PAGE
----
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Celebrate Earth Day With Your Dog

long hair dark grey small dog smiling outside

Out of all the holidays on the calendar, how many of them can you truly celebrate with your dog? Christmas and Valentine's Day, yes. But President’s Day, Flag Day, and Labor Day? Perhaps not.

One wonderful holiday to add to the "yes" list is Earth Day. It's a natural! At that time of year, the springtime weather is calling you and your dog outdoors and, with all the people and other dogs milling about, the world can seem like one big dog park.

Off to the park

Many Earth Day celebrations take place in parks. This makes sense, of course, because in urban areas parks are as close as you can get to a "natural" Earth environment. And large parks can accommodate all the people and dogs that show up to celebrate. But before you head out to the festivities, check to make sure your local event and its venue are, indeed, dog friendly.

As with any fun day in the park with your dog, be sure to bring food, water, a leash, and everything you'll need to clean up after nature calls.

Other ways to celebrate Mother Earth

Earth Day is the perfect time to consider your dog's carbon paw print. Take a look at all his toys and accoutrements—are they Earth friendly? Some of these "green" products are made from recycled plastic and easy-to-recycle materials. Some Earth-conscious companies even donate a portion of their profits to environmental organizations.

Your dog can make a powerful (fashion) statement on Earth Day by dressing for the holiday. There's a wide range of doggie clothing for sale that features special Earth Day/environmental messages. From slogans like "I'm a natural," to Earth graphics, these are the type of items that well-dressed dogs wear on Earth Day.

  • The Serious Benefits of Play

    dog carrying a frisbee in its mouth

    Playing and having fun helps to eliminate stress from your life—and the same holds true for your dog. In fact, incorporating various forms of play into your dog's daily routine is vital to helping him develop a healthy, loving personality.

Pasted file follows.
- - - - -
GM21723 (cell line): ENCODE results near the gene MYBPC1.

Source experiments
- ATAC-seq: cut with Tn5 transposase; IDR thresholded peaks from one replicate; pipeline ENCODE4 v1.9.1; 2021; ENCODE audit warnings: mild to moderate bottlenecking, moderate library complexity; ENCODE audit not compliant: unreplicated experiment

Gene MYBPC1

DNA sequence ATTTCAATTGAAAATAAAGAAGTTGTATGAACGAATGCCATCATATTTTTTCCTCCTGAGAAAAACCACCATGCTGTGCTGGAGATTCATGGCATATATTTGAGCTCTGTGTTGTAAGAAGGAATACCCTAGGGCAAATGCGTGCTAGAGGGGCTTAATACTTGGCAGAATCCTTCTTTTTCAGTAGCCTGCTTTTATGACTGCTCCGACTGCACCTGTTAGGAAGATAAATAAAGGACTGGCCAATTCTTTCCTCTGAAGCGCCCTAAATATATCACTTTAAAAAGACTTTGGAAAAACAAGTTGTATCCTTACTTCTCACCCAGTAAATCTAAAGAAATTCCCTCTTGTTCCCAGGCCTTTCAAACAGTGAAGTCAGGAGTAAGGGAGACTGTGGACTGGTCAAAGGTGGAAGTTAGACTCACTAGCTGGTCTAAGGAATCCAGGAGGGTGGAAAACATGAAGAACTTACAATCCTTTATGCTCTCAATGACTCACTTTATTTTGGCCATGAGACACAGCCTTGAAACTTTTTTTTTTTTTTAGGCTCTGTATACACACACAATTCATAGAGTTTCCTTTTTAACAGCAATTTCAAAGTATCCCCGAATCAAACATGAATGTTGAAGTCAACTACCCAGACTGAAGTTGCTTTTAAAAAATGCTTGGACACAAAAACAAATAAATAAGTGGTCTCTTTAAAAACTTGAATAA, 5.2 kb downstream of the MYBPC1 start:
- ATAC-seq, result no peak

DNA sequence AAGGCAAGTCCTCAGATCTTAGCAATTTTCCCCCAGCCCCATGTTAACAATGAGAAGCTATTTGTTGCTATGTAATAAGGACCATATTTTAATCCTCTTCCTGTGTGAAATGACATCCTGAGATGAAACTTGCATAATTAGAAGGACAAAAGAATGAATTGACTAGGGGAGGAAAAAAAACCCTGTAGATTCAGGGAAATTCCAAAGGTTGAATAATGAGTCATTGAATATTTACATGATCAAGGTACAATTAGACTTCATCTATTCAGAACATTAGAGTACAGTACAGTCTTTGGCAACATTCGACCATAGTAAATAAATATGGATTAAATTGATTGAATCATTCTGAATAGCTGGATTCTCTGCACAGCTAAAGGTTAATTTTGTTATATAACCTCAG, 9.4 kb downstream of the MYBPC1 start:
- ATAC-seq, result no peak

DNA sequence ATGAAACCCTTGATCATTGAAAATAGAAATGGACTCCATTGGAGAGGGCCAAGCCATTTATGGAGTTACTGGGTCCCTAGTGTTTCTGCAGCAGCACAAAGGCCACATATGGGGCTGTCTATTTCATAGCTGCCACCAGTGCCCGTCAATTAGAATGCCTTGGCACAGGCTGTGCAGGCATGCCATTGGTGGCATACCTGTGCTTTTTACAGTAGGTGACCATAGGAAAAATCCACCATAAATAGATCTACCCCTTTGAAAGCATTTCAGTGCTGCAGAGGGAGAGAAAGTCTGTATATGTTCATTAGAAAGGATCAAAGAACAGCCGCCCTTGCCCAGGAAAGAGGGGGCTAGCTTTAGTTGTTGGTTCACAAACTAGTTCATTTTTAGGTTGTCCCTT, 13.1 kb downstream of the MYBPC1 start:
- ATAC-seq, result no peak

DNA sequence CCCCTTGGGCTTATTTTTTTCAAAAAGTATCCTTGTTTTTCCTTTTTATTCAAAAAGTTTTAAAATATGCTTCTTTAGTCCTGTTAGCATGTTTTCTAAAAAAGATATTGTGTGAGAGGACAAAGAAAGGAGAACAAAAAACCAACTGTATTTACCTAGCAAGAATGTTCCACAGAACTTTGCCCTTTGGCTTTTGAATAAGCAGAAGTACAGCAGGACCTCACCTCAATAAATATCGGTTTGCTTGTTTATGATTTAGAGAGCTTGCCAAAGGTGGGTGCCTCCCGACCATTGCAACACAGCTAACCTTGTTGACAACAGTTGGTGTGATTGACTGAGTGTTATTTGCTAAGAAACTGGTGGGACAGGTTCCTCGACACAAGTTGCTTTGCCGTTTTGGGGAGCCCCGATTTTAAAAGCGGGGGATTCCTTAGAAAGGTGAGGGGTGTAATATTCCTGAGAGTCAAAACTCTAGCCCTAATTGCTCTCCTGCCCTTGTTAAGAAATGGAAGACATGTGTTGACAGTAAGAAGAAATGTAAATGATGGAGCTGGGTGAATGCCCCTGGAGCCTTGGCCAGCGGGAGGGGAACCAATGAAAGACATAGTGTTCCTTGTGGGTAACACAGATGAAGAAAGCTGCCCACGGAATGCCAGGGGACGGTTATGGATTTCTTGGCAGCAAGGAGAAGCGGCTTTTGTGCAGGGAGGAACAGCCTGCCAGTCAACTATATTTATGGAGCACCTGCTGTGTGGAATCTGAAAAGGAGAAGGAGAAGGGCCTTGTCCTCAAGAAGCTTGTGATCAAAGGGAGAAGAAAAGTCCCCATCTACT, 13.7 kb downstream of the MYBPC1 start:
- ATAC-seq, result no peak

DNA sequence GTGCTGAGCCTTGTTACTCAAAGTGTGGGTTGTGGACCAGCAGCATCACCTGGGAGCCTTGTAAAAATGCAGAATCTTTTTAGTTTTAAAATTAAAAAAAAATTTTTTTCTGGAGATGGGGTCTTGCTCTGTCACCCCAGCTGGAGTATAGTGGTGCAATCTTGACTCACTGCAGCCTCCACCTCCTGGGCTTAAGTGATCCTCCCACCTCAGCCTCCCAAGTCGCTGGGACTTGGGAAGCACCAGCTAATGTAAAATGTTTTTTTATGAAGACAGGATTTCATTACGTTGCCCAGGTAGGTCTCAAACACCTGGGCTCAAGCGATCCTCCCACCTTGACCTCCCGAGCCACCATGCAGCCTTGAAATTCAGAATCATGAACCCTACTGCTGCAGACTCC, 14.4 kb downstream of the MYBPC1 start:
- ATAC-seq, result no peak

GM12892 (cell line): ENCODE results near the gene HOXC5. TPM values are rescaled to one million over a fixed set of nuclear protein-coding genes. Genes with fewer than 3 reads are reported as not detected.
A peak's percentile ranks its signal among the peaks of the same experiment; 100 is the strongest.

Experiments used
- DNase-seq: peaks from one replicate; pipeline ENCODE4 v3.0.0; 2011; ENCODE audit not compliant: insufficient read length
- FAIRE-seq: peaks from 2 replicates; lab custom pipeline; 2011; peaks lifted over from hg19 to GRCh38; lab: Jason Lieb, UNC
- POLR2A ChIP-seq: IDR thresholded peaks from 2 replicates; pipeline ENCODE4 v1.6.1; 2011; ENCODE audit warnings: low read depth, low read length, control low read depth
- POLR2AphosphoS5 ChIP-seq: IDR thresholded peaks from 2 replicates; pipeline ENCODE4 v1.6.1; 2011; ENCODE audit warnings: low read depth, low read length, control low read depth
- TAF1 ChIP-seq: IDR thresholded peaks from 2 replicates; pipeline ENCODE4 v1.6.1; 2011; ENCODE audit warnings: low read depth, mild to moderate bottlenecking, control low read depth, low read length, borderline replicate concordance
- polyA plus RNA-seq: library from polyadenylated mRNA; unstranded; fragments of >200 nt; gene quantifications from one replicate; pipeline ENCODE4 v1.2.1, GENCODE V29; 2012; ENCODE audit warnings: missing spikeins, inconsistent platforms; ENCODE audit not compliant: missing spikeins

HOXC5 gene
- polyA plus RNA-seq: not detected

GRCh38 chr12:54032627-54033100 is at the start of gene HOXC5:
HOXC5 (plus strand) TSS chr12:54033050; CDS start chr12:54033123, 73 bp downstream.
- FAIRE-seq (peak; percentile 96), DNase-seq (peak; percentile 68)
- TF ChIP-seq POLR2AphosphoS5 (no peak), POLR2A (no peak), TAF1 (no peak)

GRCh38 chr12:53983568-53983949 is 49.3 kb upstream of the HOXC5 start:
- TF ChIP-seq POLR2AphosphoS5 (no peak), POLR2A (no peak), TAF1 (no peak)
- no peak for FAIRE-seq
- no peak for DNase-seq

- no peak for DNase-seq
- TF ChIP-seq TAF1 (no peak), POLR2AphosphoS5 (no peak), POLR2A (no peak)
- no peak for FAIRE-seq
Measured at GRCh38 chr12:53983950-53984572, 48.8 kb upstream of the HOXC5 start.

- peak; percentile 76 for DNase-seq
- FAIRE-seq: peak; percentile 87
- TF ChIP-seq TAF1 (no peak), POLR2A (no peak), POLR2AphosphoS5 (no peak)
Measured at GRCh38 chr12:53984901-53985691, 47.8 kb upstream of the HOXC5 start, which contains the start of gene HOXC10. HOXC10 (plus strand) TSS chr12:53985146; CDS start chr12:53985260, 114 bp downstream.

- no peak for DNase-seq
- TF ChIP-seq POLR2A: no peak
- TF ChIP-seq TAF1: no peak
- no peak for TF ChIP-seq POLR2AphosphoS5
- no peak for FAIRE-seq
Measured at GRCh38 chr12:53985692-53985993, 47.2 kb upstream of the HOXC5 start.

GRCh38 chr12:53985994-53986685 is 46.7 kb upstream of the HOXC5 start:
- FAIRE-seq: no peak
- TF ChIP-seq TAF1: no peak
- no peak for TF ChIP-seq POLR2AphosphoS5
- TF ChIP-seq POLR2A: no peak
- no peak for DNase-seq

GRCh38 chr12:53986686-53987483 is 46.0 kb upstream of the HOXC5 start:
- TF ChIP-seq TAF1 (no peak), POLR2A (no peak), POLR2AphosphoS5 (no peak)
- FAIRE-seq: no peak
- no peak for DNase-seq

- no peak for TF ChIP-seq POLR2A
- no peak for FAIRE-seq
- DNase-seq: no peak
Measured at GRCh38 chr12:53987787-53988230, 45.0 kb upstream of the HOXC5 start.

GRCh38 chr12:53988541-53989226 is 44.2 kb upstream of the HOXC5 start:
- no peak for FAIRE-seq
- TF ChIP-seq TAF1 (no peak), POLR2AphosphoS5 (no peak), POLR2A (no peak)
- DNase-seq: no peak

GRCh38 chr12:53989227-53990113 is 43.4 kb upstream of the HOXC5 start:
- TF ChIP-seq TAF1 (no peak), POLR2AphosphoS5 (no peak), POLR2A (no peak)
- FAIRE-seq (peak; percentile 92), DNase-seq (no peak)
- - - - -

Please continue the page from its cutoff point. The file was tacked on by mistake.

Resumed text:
The benefits of play

    Here are some of the ways that playing and having fun is important:

    • Physical health. Active play helps keep your dog's heart healthy, keeps the joints lubricated, and improves his overall balance and coordination.
    • Mental health. Games with rules force your dog to use his brain, not just his body. This can help keep his mind sharp and focused.
    • Social skills. When your dog plays with other dogs and other people, it helps improve his overall social skills. He learns basic rules and how to play by them.
    • Bonding. Even if it's only for a few minutes a day, playing with your dog helps strengthen the bond between you.
    • Your health. What better way to alleviate the stress of a busy workday and get a bit of exercise than to come home and play with your dog? It's a win-win for both of you.

    How to play with your dog

    There are right ways—and wrong ways—to play. The most important thing to remember is that you're the boss. You decide what games should be played and you set the rules. This helps establish your credibility as the pack leader. It also helps keep your dog from getting overly excited and out of control while you play. If your dog does become difficult to manage, simply put a stop to the game until he calms down again.

    When you're teaching your dog a new game, reward him when he does well. Remember, rewards don't have to be just treats. You can also reward him with his favorite toys or lots of hugs and praise.

    When you start out teaching your dog a new game, keep it simple and go through the game slowly, until your dog fully grasps the rules. Also, wait until he fully understands one game before you teach him a new one, otherwise it will end up confusing him.

    Playtime tips

    • Avoid games like keep away, wrestling, or tug-of-war. Those games encourage biting or dominant, aggressive behavior.
    • Stay in control of the game at all times. Show your dog that you're the pack leader, not just another member of the pack. Retrieval games are good at teaching control.
    • Don't include your body or clothing as part of any game.
    • Incorporate the SIT or DOWN and STAY commands in every game.
    • You decide when it's time to end the game, not your dog. The best time to stop the game is when your dog is still eager to play.
    • If, for some reason, your dog doesn't seem to understand the game at some point, go back to the beginning, or simply leave it and try again a few days later. Don't get angry if you're dog isn't "getting it" right away. Remember it's supposed to be a fun experience for both of you!

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